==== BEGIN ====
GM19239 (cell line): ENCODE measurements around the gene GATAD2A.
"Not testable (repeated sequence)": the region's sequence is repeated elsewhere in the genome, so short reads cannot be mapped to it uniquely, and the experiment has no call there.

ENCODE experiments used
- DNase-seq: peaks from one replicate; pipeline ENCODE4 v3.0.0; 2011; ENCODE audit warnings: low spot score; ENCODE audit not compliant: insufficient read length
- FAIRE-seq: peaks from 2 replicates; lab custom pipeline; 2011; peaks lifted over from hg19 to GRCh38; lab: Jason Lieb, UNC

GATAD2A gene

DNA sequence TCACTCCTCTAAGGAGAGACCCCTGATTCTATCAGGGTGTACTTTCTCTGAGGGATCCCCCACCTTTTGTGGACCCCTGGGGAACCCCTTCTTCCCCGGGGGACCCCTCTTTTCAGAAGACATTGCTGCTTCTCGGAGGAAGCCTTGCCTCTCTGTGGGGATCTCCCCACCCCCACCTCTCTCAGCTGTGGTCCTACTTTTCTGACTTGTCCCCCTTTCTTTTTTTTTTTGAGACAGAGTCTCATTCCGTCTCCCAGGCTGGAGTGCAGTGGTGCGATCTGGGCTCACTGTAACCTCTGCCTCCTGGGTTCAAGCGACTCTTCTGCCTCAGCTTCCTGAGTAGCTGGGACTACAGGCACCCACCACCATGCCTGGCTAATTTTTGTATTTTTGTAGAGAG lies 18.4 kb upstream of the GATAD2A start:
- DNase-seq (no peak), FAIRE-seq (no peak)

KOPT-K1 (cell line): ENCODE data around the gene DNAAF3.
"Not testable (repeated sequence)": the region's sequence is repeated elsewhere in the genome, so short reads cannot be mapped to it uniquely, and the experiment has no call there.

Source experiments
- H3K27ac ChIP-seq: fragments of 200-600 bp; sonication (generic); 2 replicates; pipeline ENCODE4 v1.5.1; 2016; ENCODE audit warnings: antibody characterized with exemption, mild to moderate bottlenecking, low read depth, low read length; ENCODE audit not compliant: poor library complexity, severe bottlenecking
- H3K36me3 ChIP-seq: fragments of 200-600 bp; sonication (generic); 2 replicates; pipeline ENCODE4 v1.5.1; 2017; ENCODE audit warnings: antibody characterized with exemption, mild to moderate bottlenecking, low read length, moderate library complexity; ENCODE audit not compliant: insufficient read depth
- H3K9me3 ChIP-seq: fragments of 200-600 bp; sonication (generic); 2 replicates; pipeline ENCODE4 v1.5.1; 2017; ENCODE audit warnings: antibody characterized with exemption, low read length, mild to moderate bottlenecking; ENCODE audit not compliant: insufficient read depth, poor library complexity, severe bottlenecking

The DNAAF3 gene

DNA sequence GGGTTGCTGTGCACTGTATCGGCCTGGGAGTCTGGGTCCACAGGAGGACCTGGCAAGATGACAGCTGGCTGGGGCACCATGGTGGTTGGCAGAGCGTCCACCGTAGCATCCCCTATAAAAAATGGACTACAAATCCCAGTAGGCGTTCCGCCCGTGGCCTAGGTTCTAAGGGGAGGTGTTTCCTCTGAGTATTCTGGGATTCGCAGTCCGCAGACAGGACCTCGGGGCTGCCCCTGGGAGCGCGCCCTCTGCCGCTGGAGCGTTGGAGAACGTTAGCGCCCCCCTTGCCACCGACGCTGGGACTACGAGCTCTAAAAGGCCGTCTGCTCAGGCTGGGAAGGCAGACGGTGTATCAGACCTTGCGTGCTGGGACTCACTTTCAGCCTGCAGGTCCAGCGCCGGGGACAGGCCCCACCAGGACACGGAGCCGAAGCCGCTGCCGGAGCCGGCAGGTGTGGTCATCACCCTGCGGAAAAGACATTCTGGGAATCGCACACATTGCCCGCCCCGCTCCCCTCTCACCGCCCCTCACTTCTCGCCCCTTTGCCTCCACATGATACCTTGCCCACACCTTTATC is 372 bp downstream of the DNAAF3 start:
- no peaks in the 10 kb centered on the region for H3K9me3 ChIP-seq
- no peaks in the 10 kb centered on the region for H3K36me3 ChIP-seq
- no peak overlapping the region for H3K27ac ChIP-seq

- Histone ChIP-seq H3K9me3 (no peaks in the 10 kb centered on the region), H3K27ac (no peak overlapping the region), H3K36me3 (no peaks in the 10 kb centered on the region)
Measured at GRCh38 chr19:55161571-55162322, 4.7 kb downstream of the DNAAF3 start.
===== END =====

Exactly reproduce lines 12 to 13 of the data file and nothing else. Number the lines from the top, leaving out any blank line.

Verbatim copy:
- H3K27ac ChIP-seq: fragments of 200-600 bp; sonication (generic); 2 replicates; pipeline ENCODE4 v1.5.1; 2016; ENCODE audit warnings: antibody characterized with exemption, mild to moderate bottlenecking, low read depth, low read length; ENCODE audit not compliant: poor library complexity, severe bottlenecking
- H3K36me3 ChIP-seq: fragments of 200-600 bp; sonication (generic); 2 replicates; pipeline ENCODE4 v1.5.1; 2017; ENCODE audit warnings: antibody characterized with exemption, mild to moderate bottlenecking, low read length, moderate library complexity; ENCODE audit not compliant: insufficient read depth